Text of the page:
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Ulrike Ottinger: Berlin Trilogy

Ticket of No Return

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Friday 4/17
7:00 pm
$9 General Public
$7 Students & Seniors
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FOR FILMS AND EVENTS PRESENTED BY IHP, Tickets ARE Also Available From the IHP Box Office, which is normally open Tue-Sat from noon-8pm (or, for events outside of those times, from one hour before until one hour after the scheduled starting time).  
call 215.895.6590. 

dir. Ulrike Ottinger, West Germany, 1979, 35mm, German w/ English subtitles, 109 min.

A portrait of two unusual but also extremely different women. One rich, eccentric, hiding her feelings behind a rigid mask, consciously drinks herself to death. The other is a known drinker in town. In the course of the story they try to get to know each other, but they cannot come together. The background is Berlin, thrown open to a grotesque kind of sightseeing (drinkers’ geography), and complemented by authentic contributions from people who live here or are visiting, rock singers, writers, artists, taxi drivers. With Tabea Blumenschein, Magdalena Montezuma, Nina Hagen, and Eddie Constantine.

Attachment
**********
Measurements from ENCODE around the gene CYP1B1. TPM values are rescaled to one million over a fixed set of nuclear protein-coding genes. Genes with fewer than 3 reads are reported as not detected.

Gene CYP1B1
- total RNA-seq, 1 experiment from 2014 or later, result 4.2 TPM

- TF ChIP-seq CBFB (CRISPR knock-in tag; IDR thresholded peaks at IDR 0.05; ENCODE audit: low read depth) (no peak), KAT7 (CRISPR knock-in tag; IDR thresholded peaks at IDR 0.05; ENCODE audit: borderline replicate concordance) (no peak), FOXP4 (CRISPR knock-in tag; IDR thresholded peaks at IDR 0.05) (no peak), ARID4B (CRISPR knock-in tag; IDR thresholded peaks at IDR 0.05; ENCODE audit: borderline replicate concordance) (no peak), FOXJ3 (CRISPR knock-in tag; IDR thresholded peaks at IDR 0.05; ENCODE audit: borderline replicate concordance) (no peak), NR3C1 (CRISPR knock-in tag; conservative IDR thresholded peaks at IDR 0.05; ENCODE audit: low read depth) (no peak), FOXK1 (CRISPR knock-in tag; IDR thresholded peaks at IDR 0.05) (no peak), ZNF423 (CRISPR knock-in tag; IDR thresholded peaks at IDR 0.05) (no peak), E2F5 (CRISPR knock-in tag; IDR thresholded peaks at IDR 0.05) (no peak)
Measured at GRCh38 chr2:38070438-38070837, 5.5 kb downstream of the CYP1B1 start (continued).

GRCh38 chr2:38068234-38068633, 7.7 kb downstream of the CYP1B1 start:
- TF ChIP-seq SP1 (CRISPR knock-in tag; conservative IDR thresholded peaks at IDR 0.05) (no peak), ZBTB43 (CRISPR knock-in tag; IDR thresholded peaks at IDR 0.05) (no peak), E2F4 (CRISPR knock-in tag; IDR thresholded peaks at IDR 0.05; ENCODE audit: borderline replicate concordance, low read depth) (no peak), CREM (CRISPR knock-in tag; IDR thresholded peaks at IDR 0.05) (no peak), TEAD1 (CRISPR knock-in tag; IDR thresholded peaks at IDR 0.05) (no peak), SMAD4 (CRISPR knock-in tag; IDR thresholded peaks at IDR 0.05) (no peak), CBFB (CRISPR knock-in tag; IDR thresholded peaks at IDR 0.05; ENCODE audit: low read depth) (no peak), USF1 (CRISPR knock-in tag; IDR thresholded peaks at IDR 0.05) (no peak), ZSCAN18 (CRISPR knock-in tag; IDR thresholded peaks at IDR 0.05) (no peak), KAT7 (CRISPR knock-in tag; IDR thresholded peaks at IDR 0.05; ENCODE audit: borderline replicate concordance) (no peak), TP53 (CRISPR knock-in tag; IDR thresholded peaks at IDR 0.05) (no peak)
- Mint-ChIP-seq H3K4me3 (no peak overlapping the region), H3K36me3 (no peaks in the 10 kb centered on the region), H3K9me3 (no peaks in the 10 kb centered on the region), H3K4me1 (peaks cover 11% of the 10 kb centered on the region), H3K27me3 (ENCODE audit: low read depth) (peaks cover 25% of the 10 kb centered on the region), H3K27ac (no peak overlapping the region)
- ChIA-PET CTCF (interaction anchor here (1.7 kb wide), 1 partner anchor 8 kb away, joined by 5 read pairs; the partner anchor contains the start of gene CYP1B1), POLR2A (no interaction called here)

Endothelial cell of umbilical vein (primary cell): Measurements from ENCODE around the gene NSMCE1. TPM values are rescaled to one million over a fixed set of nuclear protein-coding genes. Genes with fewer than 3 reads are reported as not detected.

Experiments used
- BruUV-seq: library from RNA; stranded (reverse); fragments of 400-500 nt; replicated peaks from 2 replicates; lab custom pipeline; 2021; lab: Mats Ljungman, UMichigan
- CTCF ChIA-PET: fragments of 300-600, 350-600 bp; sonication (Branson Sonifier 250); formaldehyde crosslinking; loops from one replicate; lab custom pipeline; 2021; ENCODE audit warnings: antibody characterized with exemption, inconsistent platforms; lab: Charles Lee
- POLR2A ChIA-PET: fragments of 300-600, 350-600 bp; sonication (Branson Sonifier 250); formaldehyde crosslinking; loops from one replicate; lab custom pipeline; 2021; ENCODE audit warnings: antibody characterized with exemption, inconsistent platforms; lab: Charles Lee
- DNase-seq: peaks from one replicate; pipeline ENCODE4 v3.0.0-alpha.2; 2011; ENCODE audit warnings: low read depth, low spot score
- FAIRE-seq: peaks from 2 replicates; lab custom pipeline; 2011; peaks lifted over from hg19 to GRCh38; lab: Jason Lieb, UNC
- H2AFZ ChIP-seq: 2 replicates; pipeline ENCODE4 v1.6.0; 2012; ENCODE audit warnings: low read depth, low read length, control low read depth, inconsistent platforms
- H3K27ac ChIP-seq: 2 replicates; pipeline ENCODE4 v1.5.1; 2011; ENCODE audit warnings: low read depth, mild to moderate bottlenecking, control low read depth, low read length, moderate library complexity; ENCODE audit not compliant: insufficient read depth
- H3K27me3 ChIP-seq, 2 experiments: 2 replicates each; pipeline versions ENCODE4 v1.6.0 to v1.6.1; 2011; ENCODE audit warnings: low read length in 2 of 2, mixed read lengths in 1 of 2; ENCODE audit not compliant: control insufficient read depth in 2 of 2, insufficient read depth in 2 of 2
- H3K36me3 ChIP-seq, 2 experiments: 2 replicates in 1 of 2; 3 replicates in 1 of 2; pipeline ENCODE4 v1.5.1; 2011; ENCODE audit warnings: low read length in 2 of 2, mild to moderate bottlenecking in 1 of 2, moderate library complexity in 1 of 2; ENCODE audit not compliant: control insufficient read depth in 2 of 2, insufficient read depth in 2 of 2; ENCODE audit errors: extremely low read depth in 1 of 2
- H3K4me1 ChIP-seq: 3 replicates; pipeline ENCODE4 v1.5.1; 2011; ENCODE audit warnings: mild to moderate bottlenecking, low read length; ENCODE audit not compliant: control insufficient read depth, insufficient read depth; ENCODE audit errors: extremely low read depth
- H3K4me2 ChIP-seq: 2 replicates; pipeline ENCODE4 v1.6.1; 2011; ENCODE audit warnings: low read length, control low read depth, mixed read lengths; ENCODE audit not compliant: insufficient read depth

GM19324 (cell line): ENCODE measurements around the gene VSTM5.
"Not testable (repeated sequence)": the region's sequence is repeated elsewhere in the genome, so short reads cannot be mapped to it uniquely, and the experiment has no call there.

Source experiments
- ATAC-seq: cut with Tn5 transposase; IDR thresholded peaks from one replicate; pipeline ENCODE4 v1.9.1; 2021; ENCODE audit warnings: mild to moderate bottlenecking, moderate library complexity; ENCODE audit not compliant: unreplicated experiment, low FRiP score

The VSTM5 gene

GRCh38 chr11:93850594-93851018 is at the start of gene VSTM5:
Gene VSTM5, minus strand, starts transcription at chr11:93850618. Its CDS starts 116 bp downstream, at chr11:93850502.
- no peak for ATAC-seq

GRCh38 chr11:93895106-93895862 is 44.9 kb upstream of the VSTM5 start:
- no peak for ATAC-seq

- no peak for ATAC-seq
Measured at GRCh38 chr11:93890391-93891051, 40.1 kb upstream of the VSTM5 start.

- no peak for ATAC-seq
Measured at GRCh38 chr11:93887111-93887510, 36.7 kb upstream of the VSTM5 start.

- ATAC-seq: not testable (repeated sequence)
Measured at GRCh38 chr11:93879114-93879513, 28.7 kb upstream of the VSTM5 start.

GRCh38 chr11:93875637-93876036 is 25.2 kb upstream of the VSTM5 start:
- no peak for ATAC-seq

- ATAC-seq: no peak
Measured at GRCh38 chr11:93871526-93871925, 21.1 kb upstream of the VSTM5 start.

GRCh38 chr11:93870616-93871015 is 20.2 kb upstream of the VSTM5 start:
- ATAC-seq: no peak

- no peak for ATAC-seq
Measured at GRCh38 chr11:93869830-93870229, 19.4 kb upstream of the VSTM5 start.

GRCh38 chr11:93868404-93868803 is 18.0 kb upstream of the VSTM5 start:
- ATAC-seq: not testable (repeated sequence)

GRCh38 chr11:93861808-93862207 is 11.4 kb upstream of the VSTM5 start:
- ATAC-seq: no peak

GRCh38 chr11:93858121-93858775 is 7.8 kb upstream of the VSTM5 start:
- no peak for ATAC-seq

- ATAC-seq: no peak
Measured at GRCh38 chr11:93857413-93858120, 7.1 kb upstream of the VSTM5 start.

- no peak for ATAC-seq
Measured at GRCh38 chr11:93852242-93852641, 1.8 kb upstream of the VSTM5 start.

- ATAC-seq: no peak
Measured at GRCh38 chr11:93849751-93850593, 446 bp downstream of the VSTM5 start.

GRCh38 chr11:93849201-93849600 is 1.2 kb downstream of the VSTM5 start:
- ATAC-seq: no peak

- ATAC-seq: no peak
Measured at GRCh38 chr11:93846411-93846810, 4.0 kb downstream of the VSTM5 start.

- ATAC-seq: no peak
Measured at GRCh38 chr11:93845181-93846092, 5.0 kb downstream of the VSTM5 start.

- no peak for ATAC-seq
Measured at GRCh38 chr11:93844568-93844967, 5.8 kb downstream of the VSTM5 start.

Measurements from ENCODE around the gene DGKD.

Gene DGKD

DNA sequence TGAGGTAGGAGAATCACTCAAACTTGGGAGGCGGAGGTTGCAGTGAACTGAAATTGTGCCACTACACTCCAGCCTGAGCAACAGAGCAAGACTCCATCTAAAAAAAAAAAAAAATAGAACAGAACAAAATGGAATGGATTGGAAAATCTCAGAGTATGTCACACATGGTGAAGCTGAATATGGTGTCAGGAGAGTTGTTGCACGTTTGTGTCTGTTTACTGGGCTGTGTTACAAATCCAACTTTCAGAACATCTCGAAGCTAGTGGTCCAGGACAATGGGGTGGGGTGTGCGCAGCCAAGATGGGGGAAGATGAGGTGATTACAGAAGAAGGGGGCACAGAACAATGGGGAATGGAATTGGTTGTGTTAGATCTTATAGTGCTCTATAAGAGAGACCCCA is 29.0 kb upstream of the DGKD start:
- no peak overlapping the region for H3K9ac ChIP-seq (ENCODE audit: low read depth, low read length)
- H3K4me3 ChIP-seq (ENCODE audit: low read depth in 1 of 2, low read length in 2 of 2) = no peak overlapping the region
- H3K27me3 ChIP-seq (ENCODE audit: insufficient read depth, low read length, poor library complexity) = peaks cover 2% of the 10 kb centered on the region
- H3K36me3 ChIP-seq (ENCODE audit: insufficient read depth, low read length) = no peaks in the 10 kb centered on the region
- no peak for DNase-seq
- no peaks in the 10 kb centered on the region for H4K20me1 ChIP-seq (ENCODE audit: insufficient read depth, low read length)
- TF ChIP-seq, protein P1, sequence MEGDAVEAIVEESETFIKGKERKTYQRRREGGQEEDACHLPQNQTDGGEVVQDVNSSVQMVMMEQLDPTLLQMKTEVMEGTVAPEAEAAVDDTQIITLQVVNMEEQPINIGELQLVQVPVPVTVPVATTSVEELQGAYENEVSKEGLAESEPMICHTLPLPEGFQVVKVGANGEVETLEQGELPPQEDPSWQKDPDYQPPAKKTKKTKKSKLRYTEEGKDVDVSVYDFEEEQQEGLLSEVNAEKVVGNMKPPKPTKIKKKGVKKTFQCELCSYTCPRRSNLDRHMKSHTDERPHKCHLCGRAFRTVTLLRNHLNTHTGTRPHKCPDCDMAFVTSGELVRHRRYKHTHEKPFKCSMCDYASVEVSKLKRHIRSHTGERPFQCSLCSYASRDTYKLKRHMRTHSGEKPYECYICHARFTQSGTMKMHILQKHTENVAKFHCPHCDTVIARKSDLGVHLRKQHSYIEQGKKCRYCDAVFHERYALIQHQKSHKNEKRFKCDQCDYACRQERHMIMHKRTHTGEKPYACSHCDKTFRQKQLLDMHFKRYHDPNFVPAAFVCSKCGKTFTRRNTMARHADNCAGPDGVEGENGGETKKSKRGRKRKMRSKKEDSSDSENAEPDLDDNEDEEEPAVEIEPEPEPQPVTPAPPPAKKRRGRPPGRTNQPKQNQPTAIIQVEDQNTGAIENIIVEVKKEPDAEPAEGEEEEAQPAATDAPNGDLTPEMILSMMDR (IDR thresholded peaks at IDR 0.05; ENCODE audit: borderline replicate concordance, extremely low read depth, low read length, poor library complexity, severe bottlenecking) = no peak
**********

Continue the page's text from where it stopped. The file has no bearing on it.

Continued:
Ulrike Ottinger is a prolific German filmmaker who started her visual art career in Munich and Paris working in painting, photography, and performance. After relocating to Berlin in the early 1970s, she transitioned to filmmaking. Her “Berlin Trilogy” began with Ticket of No Return (1979), followed by Freak Orlando (1981), and Dorian Gray in the Mirror of the Yellow Press (1984). Collaborating on the films were Delphine Seyrig, Magdalena Montezuma, Veruschka von Lehndorff, Eddie Constantine, and Kurt Raab, as well as the composer Peer Raben. These three films demonstrate Ottinger’s unique approach to filmmaking, drawing from her experience with performance art—merging social critique with surrealist sci-fi fantasy.